Inflation is low and remains low

Inflation edged up a little in the March quarter – from an annual rate of 1.5 per cent at the end of 2016, the headline rate rose to 2.1 per cent. The underlying rate of inflation, which the RBA trends to place more weight on when it comes to assessments of interest rate policy, was even more muted, lifting from 1.5 per cent to 1.8 per cent.

And recall, the RBA target range for inflation is between 2 and 3 per cent.

Annual underlying inflation has been at or below 2 per cent since late 2015, and has been below 2.5 per cent, the midpoint of the inflation target, since the end of 2014. That is a long time.

The data today confirm that inflation is low and remains low and in isolation, continues to give the RBA plenty of scope to further reduce interest rates. When the recent data on unemployment, building approvals, private sector business investment and wages growth are added to the mix, the case for an interest rate cut is strong.

The Australian budget is likely to confirm this is a big-spending, big-taxing government

Thu, 20 Apr 2017

This article first appeared on The Guardian website at this link: 


The Australian budget is likely to confirm this is a big-spending, big-taxing government

While much of the focus of the upcoming federal budget will, quite rightly, be policy issues associated with housing affordability, areas of changes to spending and revenue, there will also be an opportunity to analyse the underlying values of the government.

This will be the fourth budget of the current Coalition government and will show us the ‘big picture’ of government policies and priorities. There will be data on aggregate government spending, taxation receipts, gross and net government debt and the budget deficit.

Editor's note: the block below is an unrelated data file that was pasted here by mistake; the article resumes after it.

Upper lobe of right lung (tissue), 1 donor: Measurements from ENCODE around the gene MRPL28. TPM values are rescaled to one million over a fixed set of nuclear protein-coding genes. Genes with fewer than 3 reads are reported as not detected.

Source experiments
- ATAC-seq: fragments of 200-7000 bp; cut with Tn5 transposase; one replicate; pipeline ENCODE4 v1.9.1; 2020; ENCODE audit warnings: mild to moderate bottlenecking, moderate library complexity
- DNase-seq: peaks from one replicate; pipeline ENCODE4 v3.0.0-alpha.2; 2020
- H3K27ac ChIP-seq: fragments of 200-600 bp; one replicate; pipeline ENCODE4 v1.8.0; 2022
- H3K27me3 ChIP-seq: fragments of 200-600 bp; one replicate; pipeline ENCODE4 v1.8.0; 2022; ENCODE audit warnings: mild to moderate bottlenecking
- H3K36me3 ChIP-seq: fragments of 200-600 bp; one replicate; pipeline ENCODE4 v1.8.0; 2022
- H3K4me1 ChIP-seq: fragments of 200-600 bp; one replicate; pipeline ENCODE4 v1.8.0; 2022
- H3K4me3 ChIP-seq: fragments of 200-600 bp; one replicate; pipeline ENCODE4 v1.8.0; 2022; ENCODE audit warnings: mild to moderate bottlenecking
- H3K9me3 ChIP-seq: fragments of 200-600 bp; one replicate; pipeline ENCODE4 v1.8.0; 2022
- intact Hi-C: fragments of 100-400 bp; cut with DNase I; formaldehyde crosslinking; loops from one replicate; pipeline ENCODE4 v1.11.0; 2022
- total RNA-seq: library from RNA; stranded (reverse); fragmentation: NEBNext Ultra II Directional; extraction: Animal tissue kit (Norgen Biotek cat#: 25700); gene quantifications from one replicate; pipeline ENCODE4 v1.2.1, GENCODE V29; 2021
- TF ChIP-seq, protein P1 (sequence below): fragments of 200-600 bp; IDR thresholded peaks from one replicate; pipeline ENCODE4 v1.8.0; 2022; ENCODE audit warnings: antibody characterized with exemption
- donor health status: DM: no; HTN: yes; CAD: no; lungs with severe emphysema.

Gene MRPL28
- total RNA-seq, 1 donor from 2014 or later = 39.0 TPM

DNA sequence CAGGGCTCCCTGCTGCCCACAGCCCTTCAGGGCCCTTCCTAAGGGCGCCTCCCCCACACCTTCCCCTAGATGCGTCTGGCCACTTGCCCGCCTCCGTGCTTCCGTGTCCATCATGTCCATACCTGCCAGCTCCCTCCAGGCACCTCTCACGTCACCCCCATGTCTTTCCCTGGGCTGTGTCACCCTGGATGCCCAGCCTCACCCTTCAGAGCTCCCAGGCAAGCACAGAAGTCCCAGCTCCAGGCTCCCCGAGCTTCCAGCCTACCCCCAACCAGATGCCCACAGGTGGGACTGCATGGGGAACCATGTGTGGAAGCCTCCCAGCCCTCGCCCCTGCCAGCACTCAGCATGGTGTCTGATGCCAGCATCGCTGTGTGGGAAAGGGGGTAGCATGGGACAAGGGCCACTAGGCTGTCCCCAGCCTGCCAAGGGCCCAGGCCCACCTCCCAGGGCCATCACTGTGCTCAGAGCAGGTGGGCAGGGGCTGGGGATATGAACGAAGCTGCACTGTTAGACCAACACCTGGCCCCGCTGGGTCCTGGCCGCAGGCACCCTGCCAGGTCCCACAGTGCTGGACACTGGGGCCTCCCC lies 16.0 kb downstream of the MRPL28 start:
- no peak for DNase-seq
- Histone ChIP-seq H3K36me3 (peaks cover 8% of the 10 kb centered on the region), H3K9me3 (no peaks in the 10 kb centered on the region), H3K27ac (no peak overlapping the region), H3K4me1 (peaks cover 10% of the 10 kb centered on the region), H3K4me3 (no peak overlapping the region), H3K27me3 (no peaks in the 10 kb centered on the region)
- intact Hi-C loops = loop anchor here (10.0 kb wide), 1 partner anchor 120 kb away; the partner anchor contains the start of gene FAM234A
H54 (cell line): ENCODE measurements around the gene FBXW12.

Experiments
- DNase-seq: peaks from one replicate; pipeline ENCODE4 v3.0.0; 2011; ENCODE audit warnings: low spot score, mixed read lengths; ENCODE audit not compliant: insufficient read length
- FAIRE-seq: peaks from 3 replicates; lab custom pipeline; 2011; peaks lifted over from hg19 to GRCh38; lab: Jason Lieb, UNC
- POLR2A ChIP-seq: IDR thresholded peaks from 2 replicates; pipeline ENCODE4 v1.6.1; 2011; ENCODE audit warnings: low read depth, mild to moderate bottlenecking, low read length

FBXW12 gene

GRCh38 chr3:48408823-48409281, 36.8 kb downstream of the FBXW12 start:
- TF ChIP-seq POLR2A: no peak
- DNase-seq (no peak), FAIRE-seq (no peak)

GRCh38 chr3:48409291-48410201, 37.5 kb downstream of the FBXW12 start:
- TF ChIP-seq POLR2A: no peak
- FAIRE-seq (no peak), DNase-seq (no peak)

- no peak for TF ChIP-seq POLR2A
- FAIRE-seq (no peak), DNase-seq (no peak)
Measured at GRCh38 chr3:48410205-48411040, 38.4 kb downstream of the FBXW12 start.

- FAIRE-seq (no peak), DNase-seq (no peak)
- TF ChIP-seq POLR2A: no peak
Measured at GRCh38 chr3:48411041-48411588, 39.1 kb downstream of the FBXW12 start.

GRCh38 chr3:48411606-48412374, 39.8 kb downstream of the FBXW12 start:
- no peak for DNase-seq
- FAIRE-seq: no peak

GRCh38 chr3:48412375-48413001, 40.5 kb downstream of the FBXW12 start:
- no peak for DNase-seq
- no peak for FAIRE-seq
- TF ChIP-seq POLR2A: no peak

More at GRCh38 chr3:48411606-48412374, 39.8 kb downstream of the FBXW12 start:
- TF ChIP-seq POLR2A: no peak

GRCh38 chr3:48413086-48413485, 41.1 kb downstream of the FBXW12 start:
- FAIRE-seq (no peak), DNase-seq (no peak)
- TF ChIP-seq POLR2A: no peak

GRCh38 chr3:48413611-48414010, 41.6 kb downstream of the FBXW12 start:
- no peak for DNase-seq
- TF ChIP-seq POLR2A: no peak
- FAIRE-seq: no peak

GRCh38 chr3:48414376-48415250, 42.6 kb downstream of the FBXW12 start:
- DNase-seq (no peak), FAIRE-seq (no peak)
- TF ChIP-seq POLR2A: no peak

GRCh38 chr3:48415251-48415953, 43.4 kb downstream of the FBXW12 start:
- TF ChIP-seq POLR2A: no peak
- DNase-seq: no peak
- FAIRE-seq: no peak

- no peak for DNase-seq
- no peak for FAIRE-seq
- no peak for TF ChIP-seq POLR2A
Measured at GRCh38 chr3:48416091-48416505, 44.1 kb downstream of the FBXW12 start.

The most accurate way to analyse the trends in the key budget figures will be to assess them as a ratio of GDP. Government spending, for example, totalled $48.8bn in 1982-83 and this rose to $423.3bn in 2015-16, which is, at face value, an enormous increase. But spending actually fell from 25.8% of GDP in 1982-83 to 25.6% of GDP in 2015-16. It is a similar issue with government debt, the budget deficit and other benchmarks.

Based on the performance of the economy since the last fiscal update in December 2016, the budget is likely to confirm that this is a big-spending, big-taxing government with a strategy for continuing budget deficits and rising debt as it funds some of its pet projects.

It is all but certain that government debt will remain above 25% of GDP in 2017-18 and the forward estimates, meaning the government will be the first in the last 50 years to have spending at more than a quarter of GDP for eight straight years.